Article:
Ludwig Goransson’s “Black Panther” score is incredibly true to the film, encapsulating one of its central themes: tradition vs. modernity. Elements of both traditional African music and modern hip-hop sounds are vigorously fused together in the score, reflecting the dilemma that the nation of Wakanda faces as it tries to preserve its traditions amid a technologically advanced world. It is also an incredibly dense score, perfectly fitting for an action film, with a blend of percussion and orchestral elements that uplift the characters as well as the fictional world of Wakanda itself. It might not be my favorite Goransson work – it’s not even my favorite Goransson work on this list – but it is absolutely one of his most inventive.

#6 Joker – Hilder Guonadottir

If there is anything I took away from “Joker,” a film I did not particularly like, it’s the dark, depressing atmosphere that Arthur Fleck inhabits, and Hilder Guonadottir’s score was perfect in encompassing that. It’s eerily unsettling, causing the grimy visuals in the film to feel more tangible than they already are. The deep strings and bass are consistent with Arthur’s insanity, escalating as his insanity escalates, causing chills to go down my spine as I listen. “Ballroom Dance” is a favorite of mine because it is incredibly dissonant throughout, but there is a hint of echoing ambiance in the middle of the song that sounds angelic, almost hopeful, like Arthur’s transformation into the Joker is his destiny. But it is a hopeless destiny, which causes the bass to quickly loom in and diminish any optimism that may have once existed. If I thought the film was more well-crafted, I would revel in this score.

#5 The Grand Budapest Hotel – Alexandre Desplat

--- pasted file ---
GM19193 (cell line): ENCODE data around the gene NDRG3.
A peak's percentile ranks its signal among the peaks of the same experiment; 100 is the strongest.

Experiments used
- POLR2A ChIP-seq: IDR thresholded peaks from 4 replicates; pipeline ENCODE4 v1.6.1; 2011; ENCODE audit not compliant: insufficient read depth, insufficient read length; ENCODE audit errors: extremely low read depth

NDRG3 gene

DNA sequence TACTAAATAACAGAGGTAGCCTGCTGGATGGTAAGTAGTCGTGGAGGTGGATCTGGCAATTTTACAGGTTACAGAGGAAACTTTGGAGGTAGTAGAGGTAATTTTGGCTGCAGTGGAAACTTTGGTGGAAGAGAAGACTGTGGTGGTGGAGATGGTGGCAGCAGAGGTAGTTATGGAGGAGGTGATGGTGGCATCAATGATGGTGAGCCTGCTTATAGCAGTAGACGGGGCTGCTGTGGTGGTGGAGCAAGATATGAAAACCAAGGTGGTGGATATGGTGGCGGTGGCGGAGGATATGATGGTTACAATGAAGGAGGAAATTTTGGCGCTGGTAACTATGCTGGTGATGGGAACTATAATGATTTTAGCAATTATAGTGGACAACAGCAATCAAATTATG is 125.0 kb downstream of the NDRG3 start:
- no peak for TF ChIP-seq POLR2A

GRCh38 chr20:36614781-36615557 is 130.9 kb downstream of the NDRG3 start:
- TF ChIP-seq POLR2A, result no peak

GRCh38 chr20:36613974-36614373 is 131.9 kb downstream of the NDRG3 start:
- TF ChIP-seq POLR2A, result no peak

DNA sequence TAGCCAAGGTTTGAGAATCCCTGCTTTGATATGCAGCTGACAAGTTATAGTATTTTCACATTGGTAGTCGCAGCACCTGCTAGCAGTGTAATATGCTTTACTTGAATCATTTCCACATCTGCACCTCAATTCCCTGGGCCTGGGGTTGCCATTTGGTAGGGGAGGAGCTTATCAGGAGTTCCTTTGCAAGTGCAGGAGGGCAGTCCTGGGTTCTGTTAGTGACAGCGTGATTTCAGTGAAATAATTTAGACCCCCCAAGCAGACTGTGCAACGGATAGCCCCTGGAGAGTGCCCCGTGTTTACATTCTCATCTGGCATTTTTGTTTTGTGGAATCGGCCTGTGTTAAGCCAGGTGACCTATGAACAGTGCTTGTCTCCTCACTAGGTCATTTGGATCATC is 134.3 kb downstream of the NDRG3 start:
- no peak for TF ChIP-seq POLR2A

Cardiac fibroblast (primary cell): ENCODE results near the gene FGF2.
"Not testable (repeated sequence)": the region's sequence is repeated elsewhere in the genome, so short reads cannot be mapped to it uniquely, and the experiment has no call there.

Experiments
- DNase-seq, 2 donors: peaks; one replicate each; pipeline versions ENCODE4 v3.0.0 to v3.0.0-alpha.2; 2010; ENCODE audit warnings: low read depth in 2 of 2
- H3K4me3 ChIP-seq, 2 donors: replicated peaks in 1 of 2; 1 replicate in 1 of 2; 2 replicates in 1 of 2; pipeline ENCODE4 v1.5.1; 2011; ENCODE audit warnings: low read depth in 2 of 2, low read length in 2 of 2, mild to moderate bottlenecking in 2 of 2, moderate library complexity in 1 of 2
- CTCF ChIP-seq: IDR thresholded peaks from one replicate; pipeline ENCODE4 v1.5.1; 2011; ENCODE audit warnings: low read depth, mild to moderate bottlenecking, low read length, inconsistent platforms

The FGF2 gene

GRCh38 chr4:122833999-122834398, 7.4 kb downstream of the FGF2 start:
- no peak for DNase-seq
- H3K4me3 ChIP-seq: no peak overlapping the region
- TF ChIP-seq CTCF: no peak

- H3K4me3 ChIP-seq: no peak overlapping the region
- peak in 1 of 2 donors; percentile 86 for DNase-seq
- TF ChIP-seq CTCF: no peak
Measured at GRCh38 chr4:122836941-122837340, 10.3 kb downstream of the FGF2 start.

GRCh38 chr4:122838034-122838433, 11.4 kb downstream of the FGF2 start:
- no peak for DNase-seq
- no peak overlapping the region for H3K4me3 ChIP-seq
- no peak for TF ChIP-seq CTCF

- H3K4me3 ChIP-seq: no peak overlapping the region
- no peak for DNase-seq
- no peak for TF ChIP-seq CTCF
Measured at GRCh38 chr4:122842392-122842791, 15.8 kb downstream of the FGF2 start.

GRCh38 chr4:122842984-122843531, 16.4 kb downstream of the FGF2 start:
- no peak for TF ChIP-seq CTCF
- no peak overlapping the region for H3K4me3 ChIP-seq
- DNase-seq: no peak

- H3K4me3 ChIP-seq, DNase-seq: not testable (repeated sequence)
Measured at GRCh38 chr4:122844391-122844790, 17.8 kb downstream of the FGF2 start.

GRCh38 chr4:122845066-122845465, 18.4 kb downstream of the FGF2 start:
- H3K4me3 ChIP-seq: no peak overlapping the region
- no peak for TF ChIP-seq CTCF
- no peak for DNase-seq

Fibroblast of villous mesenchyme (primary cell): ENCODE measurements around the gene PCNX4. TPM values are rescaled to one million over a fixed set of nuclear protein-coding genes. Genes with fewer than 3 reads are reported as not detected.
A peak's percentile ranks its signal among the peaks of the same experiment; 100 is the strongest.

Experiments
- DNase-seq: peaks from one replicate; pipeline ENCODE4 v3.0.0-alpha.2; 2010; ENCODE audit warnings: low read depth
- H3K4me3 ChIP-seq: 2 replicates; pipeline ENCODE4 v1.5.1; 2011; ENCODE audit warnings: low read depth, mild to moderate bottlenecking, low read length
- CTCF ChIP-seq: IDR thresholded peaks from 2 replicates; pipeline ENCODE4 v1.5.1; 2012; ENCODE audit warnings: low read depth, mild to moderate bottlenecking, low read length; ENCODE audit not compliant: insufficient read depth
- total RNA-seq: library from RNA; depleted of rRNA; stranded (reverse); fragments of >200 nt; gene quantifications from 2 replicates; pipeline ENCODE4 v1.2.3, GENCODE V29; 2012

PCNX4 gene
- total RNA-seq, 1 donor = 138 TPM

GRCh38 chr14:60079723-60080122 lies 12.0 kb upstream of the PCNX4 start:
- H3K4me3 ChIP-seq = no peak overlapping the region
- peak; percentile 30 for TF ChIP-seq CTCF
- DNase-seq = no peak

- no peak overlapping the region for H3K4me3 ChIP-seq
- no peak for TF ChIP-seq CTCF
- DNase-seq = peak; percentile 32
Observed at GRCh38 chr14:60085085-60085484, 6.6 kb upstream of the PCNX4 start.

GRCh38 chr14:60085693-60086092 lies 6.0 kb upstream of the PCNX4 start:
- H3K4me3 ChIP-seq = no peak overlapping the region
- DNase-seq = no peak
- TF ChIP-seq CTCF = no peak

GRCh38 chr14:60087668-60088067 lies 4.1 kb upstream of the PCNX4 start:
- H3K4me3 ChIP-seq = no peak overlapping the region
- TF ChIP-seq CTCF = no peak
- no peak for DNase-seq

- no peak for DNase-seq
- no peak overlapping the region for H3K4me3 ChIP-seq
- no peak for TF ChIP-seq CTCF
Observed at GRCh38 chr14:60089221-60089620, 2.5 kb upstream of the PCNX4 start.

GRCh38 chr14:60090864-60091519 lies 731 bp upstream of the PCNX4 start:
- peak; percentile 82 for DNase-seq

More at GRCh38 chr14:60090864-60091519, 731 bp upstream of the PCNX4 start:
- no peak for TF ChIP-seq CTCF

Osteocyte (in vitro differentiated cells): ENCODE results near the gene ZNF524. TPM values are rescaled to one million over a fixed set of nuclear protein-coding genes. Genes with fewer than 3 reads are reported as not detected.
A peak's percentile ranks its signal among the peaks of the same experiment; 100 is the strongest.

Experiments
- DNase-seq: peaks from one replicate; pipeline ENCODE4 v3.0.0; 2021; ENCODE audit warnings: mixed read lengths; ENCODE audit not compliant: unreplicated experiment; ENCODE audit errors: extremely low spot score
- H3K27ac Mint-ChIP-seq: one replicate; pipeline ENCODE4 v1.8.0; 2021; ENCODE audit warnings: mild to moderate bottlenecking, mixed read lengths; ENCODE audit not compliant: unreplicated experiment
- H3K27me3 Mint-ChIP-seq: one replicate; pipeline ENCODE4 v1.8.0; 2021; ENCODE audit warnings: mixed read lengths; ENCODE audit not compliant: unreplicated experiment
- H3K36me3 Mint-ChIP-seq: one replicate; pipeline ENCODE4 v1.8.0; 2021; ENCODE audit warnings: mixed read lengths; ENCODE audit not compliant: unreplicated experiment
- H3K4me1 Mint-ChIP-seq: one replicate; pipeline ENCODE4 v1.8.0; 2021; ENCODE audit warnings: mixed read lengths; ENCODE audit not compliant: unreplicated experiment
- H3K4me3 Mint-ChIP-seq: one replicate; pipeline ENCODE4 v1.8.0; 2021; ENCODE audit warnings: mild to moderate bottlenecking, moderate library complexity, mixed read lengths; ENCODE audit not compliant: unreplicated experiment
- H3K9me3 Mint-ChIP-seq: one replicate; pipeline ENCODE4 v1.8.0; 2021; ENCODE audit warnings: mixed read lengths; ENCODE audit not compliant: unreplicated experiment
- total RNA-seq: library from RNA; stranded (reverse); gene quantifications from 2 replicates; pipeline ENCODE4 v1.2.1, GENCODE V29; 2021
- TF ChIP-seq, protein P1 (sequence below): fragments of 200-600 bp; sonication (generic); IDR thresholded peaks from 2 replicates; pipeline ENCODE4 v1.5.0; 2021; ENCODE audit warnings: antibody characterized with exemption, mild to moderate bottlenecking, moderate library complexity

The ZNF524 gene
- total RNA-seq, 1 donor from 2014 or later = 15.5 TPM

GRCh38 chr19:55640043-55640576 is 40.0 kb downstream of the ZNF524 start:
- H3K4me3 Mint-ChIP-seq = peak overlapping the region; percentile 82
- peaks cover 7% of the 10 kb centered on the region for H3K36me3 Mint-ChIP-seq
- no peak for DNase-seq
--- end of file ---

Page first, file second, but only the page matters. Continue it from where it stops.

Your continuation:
I love how whimsy Alexandre Desplat’s scores are, which might be a generalization because they are also full of depth, but I ultimately feel like I am floating in the clouds while listening to his work. "The Grand Budapest Hotel" is painted with vibrantly pink visuals, and the score sounds like those visuals. Wes Anderson is deliberate when it comes to framing, relishing in structure and symmetry, and Desplat’s score welcomes this, allowing the technical elements of the film to flow with fullness while also providing them enough space to breathe. But the worlds that Anderson builds are never completely serious, and Desplat embraces this through the bright strings and harps that he includes, which are playful and invoke freedom. There is also such a warmth to the film despite how wintry it is (a much different type of wintry than "The Hateful Eight," also featured in this list), which is understood through the score, which, taking on classical elements, feels like a return to familiarity.

#4 The Hateful Eight – Ennio Morricone

Seldom any composers have gained legendary status like Ennio Morricone, and Tarantino recognized that by allowing him to do practically whatever he wanted with “The Hateful Eight” score. In doing so, he even reused sounds that never made it into “The Thing,” which contrasts greatly with the Western-themed film, but it somehow works! “L’Ultima Diligenza di Red Rock” is a feast of a song, symphonic and exciting, enhancing the thrilling nature of the film. Its grandiose strings and horns protrude over wintry Wyoming, indicating loud and clear that there is impending doom that even you, the viewer, will feel like you can’t escape. The rest of the film is accompanied by Morricone’s rich, full symphonies, amplifying the suspense as the eight main characters fight each other. I believe “The Hateful Eight” is quite underrated, Morricone’s score included; it’s no “The Good, The Bad, and The Ugly,” but it is an earnest later-life triumph.